Some of you have objected to buying things from Amazon. So I'm going to start including regular links to Powell's and Wordery where possible, too.
Amazon: http://amzn.to/1dtBGR6 (physical) http://amzn.to/OXhpb3 (Kindle)
2.0 danah boyd
I'm writing a couple of talks at the moment - both for xmedialab's Video+Social+Mobile event that's being held in Perth on Friday. And by "at the moment" I mean at about 30,000 feet on the way from Kansas City to LAX where I get to touch my feet to the floor for a bit before the epic journey from LAX to SYD and there to Perth. I lose an entire day in the process.
But the talks that I'm writing, I've decided to structure them (unsurprisingly) in the form of reckons because I'm entirely happy to professionally reckon, it's when I get asked to have Proper Opinions that I start to get nervous. I like to retain a certain degree of flippancy. It's probably a defence mechanism.
Anyway: it's a conference (well, my bit is a keynote and a masterclass) and what's coalescing is small, medium and big thoughts about each of those three areas of video, social and mobile. Video and mobile are easy - the first is simply a content format that's being applied all over the place now, and mobile is easy because it's just so big.
But social. Social is simultaneously difficult and easy, but fortunately easier because danah boyd's new book It's Complicated has come out and if you haven't read it, you should.
Anyway: boyd's been saying this for ages, and hopefully someone's actually going to listen to her - social context and place is important. She puts forward a persuasive argument that the last few years with peak attention focussed in one place - Facebook - is an aberration and that people (teens especially) are moving toward having different social spaces for different contexts. Matt Locke hasn't written his updated version of Six Spaces of Social Media[3, 4], which he should, but you should read it because it's pretty much one of the definitive pieces on the subject.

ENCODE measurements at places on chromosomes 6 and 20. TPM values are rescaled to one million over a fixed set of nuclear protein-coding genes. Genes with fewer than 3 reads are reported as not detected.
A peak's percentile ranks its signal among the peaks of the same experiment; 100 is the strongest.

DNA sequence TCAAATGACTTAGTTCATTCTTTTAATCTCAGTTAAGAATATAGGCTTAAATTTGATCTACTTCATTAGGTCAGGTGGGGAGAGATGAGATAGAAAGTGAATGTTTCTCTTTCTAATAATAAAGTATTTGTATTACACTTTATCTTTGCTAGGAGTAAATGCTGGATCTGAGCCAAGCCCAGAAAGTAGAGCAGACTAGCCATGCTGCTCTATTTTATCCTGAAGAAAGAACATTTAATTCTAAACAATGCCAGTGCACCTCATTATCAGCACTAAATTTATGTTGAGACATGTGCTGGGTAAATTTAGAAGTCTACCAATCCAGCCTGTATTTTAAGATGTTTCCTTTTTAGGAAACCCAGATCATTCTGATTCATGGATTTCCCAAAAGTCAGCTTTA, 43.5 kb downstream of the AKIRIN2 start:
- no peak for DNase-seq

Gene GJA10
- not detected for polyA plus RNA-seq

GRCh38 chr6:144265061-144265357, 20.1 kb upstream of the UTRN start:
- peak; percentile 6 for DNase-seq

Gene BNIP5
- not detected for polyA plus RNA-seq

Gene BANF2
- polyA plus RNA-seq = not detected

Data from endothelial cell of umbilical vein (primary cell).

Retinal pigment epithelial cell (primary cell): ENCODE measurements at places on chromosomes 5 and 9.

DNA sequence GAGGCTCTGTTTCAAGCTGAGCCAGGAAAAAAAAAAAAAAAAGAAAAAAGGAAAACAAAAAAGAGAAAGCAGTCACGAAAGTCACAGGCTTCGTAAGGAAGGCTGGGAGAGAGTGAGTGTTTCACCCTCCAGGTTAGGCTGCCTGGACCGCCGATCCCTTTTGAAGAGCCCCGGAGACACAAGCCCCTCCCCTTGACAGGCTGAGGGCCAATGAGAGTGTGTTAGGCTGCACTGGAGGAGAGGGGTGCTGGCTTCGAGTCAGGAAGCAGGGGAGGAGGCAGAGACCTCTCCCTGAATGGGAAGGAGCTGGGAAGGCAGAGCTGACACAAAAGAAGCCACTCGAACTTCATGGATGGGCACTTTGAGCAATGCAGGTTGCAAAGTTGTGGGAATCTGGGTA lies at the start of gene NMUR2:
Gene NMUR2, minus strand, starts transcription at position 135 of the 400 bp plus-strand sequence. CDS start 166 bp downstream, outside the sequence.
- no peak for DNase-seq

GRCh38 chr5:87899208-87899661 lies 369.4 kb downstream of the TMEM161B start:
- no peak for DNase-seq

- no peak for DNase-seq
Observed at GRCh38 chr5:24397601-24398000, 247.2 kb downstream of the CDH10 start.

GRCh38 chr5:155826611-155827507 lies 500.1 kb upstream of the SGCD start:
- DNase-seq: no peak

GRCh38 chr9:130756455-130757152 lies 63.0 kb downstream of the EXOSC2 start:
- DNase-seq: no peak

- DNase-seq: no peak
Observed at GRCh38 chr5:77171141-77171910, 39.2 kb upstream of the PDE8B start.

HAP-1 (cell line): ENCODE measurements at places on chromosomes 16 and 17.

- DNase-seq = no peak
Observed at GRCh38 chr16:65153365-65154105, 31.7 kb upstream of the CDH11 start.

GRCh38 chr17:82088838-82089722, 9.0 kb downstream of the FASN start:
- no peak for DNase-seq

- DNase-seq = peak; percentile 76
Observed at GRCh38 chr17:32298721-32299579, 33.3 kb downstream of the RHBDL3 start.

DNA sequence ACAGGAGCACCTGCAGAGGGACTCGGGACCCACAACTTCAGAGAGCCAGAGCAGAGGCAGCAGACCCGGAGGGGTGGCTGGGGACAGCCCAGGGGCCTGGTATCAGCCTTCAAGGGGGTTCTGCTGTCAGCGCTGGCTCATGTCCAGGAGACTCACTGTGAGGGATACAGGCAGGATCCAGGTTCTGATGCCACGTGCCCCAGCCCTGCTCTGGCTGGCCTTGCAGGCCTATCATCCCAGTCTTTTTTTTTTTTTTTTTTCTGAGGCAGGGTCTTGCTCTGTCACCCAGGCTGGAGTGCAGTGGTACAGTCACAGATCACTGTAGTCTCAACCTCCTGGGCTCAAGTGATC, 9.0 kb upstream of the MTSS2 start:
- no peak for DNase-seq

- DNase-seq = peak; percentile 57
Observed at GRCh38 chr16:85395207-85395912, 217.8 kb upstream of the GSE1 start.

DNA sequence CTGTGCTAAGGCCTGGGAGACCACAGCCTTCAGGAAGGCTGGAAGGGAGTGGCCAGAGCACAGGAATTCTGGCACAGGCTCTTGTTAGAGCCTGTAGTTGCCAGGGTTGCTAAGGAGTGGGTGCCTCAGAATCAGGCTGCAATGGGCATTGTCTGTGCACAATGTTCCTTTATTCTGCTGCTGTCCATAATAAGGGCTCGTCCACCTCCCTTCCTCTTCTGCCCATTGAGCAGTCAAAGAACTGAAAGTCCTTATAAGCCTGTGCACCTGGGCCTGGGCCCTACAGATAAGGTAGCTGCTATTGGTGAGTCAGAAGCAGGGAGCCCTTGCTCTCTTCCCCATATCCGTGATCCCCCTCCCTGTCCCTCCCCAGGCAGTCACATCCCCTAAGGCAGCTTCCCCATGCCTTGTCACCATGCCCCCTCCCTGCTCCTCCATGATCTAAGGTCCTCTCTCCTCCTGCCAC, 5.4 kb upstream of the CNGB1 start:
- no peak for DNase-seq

With my work hat on, I ask questions like "But what are the brand/advertising implications?" of acknowledging different kinds of at-scale social spaces. Well, most of the implications are along the lines of further shattering of aggregated attention along with (hopefully) better targeting and ability to reach the right audience, as well as having to deal with pseudonymous audiences. But then, you had to do that with TV media anyway.
It looks like Facebook's leadership is waking up to this (in fairness to them, the rest of the industry is waking up to this, too). With mobile, there isn't (and doesn't have to be) a one-size-fits-all communication/social networking utility or app. Facebook may well be the thing that everyone ends up having an account on, but in their latest earnings call, they reiterated their strategy to build more mobile apps and with the acquisition of WhatsApp alongside Instagram it seems clear to me (without my work hat on) that Facebook's goal to connect the world is through Facebook the holding company, not just through Facebook the product/platform.
You can contrast boyd's work with that of Paul Adams' in his book Grouped, the result of which was Google Plus Circles shortly after he left Google for Facebook. Circles (and Google Plus) appears to me to be the sort of social network you end up building where you want everyone *and* you want to solve the problem of having different spaces and contexts. But we don't work like that, not as people: Google Plus is the place and it doesn't matter how many different circles I might have there - the cognitive overhead involved in placing people in circles is just too great and causes too much friction as opposed to just using a different app like Snapchat or WhatsApp or Twitter or Secret that comes with intrinsic contextual cues to being another place.
Adams' research was right - people don't like inadvertently sharing different facets of themselves to the wrong audience. No product has successfully catered for multiple facets, I don't think, and trying to build it into a one-size-fits-all product has failed so far. Mobile, which has reduced context-switching to near negligble, as well as provided a new social graph through the address book, has finally let a thousand social flowers bloom at scale.
 Powell's: http://www.powells.com/biblio/9780300166316
Amazon: http://amzn.to/Qd09A3 (Hardcover) http://amzn.to/1js1PSR (Kindle)
 Original version: http://test.org.uk/2007/08/10/six-spaces-of-social-media/
 Medium version, where you can recommend it to increase his PartiRank rating: https://medium.com/a-brief-history-of-attention/8de460a23302
3.0 Facebook and Oculus Rift
I promised you reckons, and in the best style of someone who's uninformed and responding to a BBC News Online request to vomit into a TEXTAREA, here are your reckons about Facebook buying Oculus Rift for $2bn.